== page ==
Wayfair on Thursday said that fourth quarter direct retail net revenue through its five e-commerce sites rose 40% year over year to $959 million, with Q4 total net revenue increasing 33.1% year over year to $984.6 million.
The e-commerce home furnishings retailer’s Q4 active customers rose to 8.25 million as of Dec. 31, up 53.9% from 5.36 million in the year-ago period, and the number of orders delivered rose 52.8% to 4.7 million from 3.1 million a year ago. But orders per customer, measured as orders over the last 12 months divided by active customers, slipped to 1.70 from 1.71 in Q4 2015, and average order value fell to $203 from $222 in the prior-year period; at the same time, Q4 merchandising, marketing and sales expenses rose to $47.9 million from $32 million in the year-ago period.
For the full fiscal year, Wayfair's direct retail net revenue increased $1.2 billion to $3.3 billion, up 59.7% year over year, and total net revenue increased $1.1 billion to $3.4 billion, up 50.2% year over year.
Wayfair has garnered some patience from Wall Street, considering how much it continues to invest at the expense of profits. That could be in part because the home furnishings retailer is tireless about maintaining its technological prowess, which has paid off in mobile: 43.3% of total Q4 orders delivered for its direct retail business were placed on a mobile device, compared to 36.4% in same period last year.
More generally, Wayfair's efforts in marketing and sales have made it a “clear winner of market share” in the countries where it operates, GlobalData Retail Managing Director Neil Saunders said in a note emailed to Retail Dive Thursday. In his own statement Thursday, Wayfair CEO, co-founder and co-chairman Niraj Shah crowed about "reaping the gains from the large, long-term investments we have been making over the past few years.”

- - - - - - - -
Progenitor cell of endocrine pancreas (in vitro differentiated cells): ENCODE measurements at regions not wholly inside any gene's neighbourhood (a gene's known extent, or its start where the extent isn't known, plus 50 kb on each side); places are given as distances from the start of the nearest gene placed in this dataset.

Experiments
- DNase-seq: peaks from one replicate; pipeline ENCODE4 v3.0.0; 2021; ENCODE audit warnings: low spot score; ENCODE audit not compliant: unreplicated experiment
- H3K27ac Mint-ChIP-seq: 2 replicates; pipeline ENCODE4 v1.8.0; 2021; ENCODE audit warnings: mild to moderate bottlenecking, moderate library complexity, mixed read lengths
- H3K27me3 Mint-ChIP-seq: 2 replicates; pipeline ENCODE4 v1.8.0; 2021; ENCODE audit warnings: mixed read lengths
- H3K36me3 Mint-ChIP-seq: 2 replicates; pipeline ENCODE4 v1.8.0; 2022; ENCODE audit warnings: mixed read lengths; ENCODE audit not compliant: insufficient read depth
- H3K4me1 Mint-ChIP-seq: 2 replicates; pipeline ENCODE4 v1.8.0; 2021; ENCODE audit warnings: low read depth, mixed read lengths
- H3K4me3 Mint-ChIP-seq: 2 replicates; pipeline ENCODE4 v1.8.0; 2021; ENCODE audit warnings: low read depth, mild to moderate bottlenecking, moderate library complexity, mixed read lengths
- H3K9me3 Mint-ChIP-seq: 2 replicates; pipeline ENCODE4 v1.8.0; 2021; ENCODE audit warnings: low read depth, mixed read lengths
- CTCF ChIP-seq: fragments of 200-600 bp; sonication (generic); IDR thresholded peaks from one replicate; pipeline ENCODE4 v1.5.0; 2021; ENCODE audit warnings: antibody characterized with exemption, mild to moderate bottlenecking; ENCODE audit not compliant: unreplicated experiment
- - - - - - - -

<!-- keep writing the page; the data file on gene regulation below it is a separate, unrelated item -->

But Saunders pointed out the downside of those investments. “Since its inception Wayfair has struggled to attain profitability and these latest results do nothing to suggest that it is reversing that position,” he said. “Although the U.S. operation is now profitable at [an earnings before interest, tax, depreciation and amortization] level, that profitability has waned this year and remains painfully low. For every dollar in revenue it takes in the U.S., Wayfair is making just one cent in profit. This is not a sustainable position.”
Wayfair's growth trends are also cause for concern, Saunders said. “While there is no denying that Wayfair is accelerating at a rapid pace, growth is slowing down across most metrics," he said. "Others, like average ticket, have gone into reverse. As much as we accept that much of this is down to maturity, it does suggest that the business now needs to start shifting its focus away from customer acquisition and top-line performance, to making sure it is operationally and financially sound — especially in its core U.S. operation.”
If Wayfair can reverse those fortunes, it maintains a strong position, even against e-commerce stalwart Amazon, Saunders added.
“Wayfair has a solid offer and is well differentiated from other players, especially in the U.S.,” he said. “We also believe that its systems and technologies are superior and even, at least in the home category, better than Amazon’s… Its challenge in the upcoming fiscal will be to translate these strengths, and its strong sales base, into a profitable and sustainable business proposition.”